How is it defined?
‘Inclusion is a process of addressing and responding to the diversity of needs of all learners through increasing participation in learning, cultures and communities, and reducing exclusion within and from education. It involves changes and modifications in content, approaches, structures and strategies, with a common vision which covers all children of the appropriate age range and a conviction that it is the responsibility of the regular system to educate all children’ (UNESCO, 2009).
Inclusive schools are places in which all students can succeed. ‘All means learners across the categorical boundaries of disability, social class, gender, ethnicity, national origin, sexual orientation, and religion.’ Succeed means succeeding in terms of learning, as well as in terms of physical, social, emotional, and spiritual outcomes (Willms, 2009). The adoption of inclusive practices is a school’s duty and students have a fundamental right to be included (Katz, Porath, Bendu, & Epp, 2012).
The Learning Bar’s Teacher Survey is a self-evaluation tool for teachers that is based on ‘effective schools’ research, consisting of eight of the most important variables associated with the drivers of student learning, and coupled with the Outward Bound model of teaching and learning covered in John Hattie’s book, Visible Learning (Hattie, 2009).
Why is it important?
- Research has demonstrated favorable academic and social outcomes for students attending schools with inclusive practices (Loreman, 2014).
- Teachers and students appreciate and value individual differences in schools that adopt inclusive practices (Boyle, Scriven, Durning, & Downes, 2011).
- Teachers’ beliefs and attitudes towards inclusion are related to success or failure of inclusive education initiatives (Avramidis & Norwich, 2002).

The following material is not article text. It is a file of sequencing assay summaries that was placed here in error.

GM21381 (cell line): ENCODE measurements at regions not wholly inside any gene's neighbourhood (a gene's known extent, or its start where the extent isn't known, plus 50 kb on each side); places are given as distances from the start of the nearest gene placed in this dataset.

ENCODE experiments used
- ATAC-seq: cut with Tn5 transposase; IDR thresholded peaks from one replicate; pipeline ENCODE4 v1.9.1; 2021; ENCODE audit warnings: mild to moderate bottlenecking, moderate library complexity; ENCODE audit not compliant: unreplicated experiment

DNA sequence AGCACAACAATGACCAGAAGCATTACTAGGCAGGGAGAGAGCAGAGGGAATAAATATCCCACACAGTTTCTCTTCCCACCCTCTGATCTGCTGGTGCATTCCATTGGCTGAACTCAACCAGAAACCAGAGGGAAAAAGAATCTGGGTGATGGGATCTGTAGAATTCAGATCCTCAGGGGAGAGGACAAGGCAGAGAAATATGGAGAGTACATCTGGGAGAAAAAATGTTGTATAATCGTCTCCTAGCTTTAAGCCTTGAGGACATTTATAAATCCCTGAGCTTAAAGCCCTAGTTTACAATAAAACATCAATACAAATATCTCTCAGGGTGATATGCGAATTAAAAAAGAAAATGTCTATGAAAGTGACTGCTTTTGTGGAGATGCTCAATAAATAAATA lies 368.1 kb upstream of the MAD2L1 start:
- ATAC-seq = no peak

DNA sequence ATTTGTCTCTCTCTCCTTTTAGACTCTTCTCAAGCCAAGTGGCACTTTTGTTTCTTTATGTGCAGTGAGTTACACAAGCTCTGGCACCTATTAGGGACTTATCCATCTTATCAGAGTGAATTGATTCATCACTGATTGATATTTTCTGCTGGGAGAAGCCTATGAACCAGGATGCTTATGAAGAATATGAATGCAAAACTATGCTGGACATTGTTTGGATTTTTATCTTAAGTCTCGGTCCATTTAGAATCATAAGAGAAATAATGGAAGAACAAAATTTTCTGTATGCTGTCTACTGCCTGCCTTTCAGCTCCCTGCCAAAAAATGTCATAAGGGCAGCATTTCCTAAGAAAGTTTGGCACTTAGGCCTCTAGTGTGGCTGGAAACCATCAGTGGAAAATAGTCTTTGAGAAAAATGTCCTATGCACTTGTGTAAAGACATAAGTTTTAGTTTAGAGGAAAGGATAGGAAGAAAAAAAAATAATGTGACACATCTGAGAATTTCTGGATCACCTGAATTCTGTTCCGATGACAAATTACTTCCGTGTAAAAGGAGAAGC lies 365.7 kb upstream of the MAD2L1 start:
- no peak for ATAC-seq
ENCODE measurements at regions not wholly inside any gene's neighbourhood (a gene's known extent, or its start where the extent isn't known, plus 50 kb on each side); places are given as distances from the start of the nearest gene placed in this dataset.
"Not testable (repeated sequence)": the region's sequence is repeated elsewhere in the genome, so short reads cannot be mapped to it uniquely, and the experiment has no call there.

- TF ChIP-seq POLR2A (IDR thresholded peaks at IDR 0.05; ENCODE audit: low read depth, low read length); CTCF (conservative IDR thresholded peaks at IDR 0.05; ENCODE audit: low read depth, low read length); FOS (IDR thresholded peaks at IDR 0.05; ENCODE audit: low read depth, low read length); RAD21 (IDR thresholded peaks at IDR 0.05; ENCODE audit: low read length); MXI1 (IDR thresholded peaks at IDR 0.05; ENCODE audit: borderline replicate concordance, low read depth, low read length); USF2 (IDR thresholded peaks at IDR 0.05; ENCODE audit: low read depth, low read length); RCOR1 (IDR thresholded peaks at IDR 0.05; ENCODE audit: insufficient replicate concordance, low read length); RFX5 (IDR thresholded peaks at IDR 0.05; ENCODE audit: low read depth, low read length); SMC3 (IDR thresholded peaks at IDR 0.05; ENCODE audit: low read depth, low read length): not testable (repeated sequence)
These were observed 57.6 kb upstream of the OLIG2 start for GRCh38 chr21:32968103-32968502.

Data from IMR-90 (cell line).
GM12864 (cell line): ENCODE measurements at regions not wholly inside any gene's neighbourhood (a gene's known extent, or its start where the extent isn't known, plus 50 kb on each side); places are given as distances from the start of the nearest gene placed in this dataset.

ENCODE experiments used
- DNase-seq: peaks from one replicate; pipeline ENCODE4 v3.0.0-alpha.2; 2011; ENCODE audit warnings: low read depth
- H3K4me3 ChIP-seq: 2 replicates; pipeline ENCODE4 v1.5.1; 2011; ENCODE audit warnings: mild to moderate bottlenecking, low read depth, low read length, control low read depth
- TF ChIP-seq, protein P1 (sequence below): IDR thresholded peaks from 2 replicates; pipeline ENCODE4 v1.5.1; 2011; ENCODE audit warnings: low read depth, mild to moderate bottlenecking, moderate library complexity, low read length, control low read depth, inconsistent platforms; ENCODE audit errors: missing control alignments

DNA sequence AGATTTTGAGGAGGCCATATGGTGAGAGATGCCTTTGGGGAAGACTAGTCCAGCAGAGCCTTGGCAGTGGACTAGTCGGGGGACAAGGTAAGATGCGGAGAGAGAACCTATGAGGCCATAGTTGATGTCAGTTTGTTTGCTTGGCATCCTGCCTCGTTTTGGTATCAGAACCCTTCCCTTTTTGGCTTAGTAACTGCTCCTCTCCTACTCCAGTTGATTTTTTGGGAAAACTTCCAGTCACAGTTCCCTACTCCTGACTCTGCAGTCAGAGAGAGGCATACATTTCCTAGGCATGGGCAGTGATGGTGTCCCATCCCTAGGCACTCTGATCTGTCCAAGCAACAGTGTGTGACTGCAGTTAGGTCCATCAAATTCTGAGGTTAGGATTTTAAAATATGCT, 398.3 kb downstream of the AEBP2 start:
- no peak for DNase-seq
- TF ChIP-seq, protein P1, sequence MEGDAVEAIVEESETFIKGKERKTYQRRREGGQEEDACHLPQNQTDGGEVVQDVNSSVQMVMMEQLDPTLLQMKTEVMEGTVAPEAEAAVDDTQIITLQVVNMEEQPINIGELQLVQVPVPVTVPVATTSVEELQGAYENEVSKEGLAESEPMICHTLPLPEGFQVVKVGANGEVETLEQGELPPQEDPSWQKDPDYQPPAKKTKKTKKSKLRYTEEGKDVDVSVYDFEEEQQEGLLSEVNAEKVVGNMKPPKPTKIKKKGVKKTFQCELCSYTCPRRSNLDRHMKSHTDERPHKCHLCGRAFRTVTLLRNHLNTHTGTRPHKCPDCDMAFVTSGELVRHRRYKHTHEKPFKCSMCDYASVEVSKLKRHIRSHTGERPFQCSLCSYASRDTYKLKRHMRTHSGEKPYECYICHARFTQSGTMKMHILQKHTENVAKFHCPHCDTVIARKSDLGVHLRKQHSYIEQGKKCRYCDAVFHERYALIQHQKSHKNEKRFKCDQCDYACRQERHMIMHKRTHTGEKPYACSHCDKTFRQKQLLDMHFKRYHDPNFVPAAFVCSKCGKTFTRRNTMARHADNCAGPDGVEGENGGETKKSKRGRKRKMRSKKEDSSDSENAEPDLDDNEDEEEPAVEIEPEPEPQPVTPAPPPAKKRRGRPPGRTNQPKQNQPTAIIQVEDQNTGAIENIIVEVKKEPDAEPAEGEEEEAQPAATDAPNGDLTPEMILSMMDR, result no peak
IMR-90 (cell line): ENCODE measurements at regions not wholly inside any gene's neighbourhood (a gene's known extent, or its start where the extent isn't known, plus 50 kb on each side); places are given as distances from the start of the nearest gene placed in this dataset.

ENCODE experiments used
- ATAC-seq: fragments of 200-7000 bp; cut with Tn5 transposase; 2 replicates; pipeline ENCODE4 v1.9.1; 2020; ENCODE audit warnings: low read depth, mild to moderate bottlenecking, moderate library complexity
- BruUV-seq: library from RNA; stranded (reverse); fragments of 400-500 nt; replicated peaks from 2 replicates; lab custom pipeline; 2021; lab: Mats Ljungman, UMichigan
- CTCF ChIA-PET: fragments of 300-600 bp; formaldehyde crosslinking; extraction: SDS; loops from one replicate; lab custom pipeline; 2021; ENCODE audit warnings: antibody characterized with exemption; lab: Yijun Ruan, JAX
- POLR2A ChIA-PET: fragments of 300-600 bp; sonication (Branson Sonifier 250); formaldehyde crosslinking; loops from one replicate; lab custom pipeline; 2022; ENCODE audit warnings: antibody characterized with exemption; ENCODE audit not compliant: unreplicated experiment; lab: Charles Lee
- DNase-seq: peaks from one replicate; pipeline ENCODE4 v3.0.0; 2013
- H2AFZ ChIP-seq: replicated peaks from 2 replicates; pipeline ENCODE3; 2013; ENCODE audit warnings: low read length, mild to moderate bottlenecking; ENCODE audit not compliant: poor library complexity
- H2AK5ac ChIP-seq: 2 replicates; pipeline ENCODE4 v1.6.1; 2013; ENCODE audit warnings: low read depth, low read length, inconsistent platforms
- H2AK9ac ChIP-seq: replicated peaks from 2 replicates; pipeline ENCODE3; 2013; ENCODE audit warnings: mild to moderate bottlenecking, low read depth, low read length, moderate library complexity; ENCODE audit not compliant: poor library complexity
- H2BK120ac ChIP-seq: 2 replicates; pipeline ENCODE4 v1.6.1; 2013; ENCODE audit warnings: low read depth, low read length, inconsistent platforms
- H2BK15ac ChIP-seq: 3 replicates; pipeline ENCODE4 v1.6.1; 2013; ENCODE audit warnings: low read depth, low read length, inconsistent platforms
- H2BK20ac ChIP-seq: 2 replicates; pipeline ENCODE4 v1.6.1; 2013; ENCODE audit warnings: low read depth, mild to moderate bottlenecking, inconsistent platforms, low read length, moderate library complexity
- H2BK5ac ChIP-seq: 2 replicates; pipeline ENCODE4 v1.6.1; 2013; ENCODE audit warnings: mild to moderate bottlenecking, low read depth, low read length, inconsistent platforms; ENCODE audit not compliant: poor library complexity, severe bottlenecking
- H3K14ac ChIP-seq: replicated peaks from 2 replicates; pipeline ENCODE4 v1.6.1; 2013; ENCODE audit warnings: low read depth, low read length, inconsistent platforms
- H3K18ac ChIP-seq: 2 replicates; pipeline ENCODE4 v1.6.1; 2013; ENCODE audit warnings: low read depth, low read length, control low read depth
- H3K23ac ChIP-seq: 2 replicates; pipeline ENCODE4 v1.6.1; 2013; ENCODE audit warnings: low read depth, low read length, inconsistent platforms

- Inclusive education challenges teachers to incorporate a variety of strategies to meet diverse learning needs which, in turn, benefits all students (Boyle, Scriven, Durning, & Downes, 2011).
How do we measure it?
Teachers respond to eight items on a five-point scale which is scored as follows: 0 (Strongly Disagree), 1 (Disagree), 2 (Neither Agree nor Disagree), 3 (Agree), and 4 (Strongly Agree). The data are scaled on a 10-point scale and the results are reported as ‘the average score for inclusive school’.
Avramidis, E., & Norwich, B. (2002). Teachers' attitudes towards integration/inclusion: A review of the literature. European Journal of Special Needs Education, 17(2), 129-147.
Boyle, C., Scriven, B., Durning, S., & Downes, C. (2011). Facilitating the learning of all students: The ‘professional positive’ of inclusive practice in Australian primary schools. Support for Learning, 26(2), 72-78.
Hattie, J. (2009). Visible learning: A synthesis of over 800 meta-analyses relating to achievement. New York: Routledge.
Katz, J., Porath, M., Bendu, C., & Epp, B. (2012). Diverse voices: Middle years students’ insights into life in inclusive classrooms. Exceptionality Education International, 22(1), 2-16.
Loreman, T. (2014). Measuring inclusive education outcomes in Alberta, Canada. International Journal of Inclusive Education, 18(5), 459-483.
UNESCO (2009). Policy guidelines on inclusion in education. Paris: UNESCO.
Willms, J. D. (2009, October). Classroom Diversity and Inclusion: The Educational Advantage. Plenary presentation at the Return to Salamanca – Global Conference on Inclusive Education. Salamanca, Spain.